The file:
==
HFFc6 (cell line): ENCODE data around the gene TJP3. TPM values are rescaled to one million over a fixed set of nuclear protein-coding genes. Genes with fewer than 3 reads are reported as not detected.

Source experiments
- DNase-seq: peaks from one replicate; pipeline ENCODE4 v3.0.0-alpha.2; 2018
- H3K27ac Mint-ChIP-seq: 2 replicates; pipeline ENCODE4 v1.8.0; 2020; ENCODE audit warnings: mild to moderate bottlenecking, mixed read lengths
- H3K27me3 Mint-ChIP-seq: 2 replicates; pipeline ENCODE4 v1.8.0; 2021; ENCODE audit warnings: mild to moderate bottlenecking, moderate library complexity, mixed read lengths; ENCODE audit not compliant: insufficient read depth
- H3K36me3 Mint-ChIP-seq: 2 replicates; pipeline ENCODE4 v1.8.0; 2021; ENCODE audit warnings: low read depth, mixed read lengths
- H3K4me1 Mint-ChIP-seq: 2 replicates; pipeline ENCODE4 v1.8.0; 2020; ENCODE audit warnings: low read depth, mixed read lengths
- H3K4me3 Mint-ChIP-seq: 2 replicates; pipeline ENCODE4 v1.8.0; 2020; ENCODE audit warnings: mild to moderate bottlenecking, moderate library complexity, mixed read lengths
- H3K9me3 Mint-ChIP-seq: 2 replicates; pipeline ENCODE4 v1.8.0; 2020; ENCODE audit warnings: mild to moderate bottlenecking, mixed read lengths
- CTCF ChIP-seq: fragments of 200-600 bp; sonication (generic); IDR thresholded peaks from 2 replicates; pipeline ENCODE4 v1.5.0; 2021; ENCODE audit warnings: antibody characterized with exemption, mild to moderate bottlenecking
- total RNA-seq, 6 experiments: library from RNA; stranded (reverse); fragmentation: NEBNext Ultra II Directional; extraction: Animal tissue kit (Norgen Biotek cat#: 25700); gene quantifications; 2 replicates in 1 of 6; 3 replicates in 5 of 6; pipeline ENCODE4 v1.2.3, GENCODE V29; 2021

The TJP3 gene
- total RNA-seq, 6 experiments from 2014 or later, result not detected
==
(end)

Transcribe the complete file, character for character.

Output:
HFFc6 (cell line): ENCODE data around the gene TJP3. TPM values are rescaled to one million over a fixed set of nuclear protein-coding genes. Genes with fewer than 3 reads are reported as not detected.

Source experiments
- DNase-seq: peaks from one replicate; pipeline ENCODE4 v3.0.0-alpha.2; 2018
- H3K27ac Mint-ChIP-seq: 2 replicates; pipeline ENCODE4 v1.8.0; 2020; ENCODE audit warnings: mild to moderate bottlenecking, mixed read lengths
- H3K27me3 Mint-ChIP-seq: 2 replicates; pipeline ENCODE4 v1.8.0; 2021; ENCODE audit warnings: mild to moderate bottlenecking, moderate library complexity, mixed read lengths; ENCODE audit not compliant: insufficient read depth
- H3K36me3 Mint-ChIP-seq: 2 replicates; pipeline ENCODE4 v1.8.0; 2021; ENCODE audit warnings: low read depth, mixed read lengths
- H3K4me1 Mint-ChIP-seq: 2 replicates; pipeline ENCODE4 v1.8.0; 2020; ENCODE audit warnings: low read depth, mixed read lengths
- H3K4me3 Mint-ChIP-seq: 2 replicates; pipeline ENCODE4 v1.8.0; 2020; ENCODE audit warnings: mild to moderate bottlenecking, moderate library complexity, mixed read lengths
- H3K9me3 Mint-ChIP-seq: 2 replicates; pipeline ENCODE4 v1.8.0; 2020; ENCODE audit warnings: mild to moderate bottlenecking, mixed read lengths
- CTCF ChIP-seq: fragments of 200-600 bp; sonication (generic); IDR thresholded peaks from 2 replicates; pipeline ENCODE4 v1.5.0; 2021; ENCODE audit warnings: antibody characterized with exemption, mild to moderate bottlenecking
- total RNA-seq, 6 experiments: library from RNA; stranded (reverse); fragmentation: NEBNext Ultra II Directional; extraction: Animal tissue kit (Norgen Biotek cat#: 25700); gene quantifications; 2 replicates in 1 of 6; 3 replicates in 5 of 6; pipeline ENCODE4 v1.2.3, GENCODE V29; 2021

The TJP3 gene
- total RNA-seq, 6 experiments from 2014 or later, result not detected